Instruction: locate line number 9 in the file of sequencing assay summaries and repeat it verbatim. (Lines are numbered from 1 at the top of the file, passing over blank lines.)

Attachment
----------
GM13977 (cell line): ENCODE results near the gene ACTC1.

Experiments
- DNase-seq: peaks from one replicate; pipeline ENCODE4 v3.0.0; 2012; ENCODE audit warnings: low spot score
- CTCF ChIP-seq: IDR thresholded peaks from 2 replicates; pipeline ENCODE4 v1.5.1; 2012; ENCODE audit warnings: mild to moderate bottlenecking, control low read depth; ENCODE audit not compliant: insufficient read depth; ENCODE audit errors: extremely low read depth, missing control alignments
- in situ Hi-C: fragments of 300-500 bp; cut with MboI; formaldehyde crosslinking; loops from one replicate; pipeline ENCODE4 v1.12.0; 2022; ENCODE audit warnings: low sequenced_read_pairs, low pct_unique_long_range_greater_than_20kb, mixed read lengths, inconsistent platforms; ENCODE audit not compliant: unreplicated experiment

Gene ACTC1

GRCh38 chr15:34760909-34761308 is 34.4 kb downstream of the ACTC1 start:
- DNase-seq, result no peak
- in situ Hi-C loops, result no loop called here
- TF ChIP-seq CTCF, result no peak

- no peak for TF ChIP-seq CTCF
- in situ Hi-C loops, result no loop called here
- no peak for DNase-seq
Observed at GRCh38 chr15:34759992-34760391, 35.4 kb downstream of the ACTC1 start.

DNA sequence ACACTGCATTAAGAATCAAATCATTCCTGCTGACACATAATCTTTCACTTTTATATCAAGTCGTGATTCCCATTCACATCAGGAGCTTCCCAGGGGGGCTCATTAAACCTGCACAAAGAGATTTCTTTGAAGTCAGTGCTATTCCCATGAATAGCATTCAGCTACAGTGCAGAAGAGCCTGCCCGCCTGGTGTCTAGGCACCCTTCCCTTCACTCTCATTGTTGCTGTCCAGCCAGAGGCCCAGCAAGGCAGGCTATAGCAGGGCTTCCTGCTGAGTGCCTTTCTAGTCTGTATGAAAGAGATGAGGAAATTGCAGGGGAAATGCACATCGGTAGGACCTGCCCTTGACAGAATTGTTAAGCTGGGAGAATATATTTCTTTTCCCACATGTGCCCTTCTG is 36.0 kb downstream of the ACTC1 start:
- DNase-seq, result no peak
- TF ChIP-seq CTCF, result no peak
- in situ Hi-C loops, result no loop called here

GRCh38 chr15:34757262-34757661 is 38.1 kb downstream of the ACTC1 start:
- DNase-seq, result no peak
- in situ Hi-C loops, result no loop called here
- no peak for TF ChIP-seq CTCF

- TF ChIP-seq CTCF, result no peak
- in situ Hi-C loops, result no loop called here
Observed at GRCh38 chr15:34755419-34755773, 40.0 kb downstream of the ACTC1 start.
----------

- in situ Hi-C loops, result no loop called here